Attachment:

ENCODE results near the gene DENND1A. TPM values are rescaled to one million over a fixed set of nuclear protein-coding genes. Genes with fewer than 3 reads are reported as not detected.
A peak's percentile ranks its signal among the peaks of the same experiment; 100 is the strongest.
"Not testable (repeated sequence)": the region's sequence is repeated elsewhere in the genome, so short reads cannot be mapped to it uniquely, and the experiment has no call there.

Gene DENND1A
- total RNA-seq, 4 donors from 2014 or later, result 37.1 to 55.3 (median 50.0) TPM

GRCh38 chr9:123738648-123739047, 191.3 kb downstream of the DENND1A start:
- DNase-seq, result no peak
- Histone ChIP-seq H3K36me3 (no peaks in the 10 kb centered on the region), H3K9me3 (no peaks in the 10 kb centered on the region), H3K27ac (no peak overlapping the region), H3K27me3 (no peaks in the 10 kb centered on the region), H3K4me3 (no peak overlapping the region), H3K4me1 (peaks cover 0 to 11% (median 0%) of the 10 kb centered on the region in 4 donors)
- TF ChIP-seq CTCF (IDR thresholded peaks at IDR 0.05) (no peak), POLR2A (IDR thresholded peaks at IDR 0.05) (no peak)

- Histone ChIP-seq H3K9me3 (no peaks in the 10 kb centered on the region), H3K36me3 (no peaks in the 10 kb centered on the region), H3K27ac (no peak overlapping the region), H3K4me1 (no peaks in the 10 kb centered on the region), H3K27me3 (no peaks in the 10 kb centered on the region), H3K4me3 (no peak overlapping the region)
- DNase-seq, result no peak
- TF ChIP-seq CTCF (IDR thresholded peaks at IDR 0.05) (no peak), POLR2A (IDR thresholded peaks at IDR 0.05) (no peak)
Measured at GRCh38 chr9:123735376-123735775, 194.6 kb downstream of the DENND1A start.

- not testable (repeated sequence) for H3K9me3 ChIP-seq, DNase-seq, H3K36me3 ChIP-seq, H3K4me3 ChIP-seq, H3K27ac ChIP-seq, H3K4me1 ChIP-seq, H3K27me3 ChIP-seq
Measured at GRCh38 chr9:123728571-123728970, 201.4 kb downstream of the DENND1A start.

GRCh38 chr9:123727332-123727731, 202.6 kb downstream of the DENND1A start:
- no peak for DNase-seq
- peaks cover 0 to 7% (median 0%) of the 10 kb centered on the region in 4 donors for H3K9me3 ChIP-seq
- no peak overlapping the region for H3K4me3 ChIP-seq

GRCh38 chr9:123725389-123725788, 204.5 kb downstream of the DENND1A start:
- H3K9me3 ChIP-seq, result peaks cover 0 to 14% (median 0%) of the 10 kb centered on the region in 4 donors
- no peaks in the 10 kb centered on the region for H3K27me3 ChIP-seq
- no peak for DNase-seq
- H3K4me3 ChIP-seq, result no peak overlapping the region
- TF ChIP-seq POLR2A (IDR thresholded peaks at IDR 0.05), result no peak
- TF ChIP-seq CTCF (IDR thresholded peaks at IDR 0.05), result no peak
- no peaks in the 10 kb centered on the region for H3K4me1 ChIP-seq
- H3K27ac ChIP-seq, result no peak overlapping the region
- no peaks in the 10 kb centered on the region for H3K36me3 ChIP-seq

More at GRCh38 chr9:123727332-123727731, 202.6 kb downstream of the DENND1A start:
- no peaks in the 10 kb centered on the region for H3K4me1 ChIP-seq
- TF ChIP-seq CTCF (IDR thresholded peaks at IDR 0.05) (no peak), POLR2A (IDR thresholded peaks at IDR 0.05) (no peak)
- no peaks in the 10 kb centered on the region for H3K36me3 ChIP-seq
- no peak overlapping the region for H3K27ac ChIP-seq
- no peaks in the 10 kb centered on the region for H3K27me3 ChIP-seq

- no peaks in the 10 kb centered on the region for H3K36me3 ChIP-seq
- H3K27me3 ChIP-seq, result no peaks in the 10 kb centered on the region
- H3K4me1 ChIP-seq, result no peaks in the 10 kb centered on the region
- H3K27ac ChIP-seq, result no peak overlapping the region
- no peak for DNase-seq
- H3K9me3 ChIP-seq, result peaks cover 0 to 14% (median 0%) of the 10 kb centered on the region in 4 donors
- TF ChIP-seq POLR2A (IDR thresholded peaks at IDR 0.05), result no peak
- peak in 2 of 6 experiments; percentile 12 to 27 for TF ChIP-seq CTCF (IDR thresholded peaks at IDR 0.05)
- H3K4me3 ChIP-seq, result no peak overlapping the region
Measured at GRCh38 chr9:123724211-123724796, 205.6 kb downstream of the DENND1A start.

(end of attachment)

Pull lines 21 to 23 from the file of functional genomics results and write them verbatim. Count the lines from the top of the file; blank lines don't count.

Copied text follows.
- H3K9me3 ChIP-seq, result peaks cover 0 to 14% (median 0%) of the 10 kb centered on the region in 4 donors
- no peaks in the 10 kb centered on the region for H3K27me3 ChIP-seq
- no peak for DNase-seq